The local roots of community transformation in a Nahuatl Indian village.

SelectedWorks Author Profiles:

Jay Sokolovsky

Document Type


Publication Date


Date Issued

January 1978

Date Available

June 2014




Data are used from a Nahuatl Indian community in the Valley of Mexico to challenge the premise that the social organization of Mesoamerican peasant societies is an inevitable barrier to socio-economic change. An argument is made that because of the dual nature of peasant society at least two models for behavior will exist in a given community. In concentrating on internal and external changes in the last twenty-five years, it is shown how alternative cultural patterns, i.e. cargo system and modern political leadership, are manipulated by the community and its leaders to selectively implement change and pave the way for modernization.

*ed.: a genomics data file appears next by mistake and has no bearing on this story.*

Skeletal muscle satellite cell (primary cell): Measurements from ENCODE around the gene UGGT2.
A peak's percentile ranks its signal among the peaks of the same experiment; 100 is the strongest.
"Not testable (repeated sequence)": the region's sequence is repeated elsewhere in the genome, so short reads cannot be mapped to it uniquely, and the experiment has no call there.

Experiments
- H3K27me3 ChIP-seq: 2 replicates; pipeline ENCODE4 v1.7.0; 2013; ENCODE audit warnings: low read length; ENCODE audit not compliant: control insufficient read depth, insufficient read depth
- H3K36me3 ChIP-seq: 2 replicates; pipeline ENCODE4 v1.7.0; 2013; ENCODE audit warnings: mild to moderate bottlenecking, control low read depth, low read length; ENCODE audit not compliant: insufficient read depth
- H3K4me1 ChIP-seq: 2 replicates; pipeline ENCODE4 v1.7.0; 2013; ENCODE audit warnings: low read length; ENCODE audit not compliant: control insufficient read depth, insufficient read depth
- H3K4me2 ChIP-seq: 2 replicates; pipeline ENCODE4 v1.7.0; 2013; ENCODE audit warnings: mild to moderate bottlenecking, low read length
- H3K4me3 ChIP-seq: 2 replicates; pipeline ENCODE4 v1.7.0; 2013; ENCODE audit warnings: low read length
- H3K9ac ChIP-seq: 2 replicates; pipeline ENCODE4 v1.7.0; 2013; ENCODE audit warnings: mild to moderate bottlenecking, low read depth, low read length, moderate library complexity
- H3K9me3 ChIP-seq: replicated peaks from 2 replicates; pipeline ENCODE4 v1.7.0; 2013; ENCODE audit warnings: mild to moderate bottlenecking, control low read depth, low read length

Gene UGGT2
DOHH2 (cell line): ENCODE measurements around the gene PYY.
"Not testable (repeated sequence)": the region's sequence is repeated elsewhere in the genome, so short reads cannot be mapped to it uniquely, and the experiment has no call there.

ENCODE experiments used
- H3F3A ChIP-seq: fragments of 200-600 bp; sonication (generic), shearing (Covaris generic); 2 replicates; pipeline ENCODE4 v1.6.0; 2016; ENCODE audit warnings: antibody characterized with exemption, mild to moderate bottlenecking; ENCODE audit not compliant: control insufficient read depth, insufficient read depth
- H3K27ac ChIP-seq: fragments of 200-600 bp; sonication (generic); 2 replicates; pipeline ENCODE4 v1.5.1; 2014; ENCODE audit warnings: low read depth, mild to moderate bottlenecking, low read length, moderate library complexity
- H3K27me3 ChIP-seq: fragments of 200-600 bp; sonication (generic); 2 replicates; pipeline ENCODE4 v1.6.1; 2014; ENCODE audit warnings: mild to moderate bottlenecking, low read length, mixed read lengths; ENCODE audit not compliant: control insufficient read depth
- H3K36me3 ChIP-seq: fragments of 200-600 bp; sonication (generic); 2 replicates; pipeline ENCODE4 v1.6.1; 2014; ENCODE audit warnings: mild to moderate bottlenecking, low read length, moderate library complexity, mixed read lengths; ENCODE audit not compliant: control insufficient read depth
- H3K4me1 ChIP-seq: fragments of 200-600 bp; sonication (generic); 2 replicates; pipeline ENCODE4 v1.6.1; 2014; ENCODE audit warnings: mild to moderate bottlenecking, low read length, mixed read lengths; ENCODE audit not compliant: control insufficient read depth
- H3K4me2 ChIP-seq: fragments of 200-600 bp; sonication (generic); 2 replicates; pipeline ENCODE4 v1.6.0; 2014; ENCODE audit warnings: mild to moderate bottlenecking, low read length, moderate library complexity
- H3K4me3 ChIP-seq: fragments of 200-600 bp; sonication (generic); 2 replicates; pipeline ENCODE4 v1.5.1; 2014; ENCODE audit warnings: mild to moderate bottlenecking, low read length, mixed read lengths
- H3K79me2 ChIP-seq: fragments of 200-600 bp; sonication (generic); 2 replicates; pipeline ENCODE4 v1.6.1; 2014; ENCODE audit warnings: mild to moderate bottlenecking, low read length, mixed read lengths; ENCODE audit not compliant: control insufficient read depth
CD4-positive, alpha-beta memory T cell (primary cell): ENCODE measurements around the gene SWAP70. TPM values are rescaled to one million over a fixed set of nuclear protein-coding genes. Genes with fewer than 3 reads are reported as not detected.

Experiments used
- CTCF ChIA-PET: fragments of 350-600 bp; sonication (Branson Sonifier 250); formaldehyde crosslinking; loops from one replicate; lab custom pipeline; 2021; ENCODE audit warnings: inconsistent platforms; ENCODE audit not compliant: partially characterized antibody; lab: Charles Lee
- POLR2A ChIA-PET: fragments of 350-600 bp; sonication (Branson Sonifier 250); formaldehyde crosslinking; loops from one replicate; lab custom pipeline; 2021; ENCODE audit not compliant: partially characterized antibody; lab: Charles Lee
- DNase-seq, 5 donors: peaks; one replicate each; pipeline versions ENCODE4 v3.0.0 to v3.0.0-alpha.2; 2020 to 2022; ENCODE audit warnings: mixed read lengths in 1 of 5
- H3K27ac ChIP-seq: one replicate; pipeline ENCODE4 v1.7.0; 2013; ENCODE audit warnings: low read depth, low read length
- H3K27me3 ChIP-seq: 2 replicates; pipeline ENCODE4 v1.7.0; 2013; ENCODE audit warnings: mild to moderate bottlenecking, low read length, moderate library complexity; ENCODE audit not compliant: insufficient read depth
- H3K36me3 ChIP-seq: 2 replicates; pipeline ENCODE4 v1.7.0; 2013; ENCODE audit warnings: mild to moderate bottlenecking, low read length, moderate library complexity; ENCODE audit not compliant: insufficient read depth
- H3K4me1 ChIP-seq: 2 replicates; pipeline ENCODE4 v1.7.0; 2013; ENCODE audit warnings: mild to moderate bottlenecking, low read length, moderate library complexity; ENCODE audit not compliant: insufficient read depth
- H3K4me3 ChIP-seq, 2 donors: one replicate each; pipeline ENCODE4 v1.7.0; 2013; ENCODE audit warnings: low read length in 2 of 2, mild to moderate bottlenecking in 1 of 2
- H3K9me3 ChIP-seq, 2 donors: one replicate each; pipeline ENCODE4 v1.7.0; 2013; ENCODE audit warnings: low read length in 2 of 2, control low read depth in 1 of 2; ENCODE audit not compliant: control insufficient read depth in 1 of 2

Abstract only. Full-text article is available through licensed access provided by the publisher. Published in Anthropological Quarterly, 51(3), 163-173. Members of the USF System may access the full-text of the article through the authenticated link provided.




George Washington University. Institute for Ethnographic Research

Creative Commons License

Creative Commons Attribution-Noncommercial-No Derivative Works 4.0 License
This work is licensed under a Creative Commons Attribution-Noncommercial-No Derivative Works 4.0 License.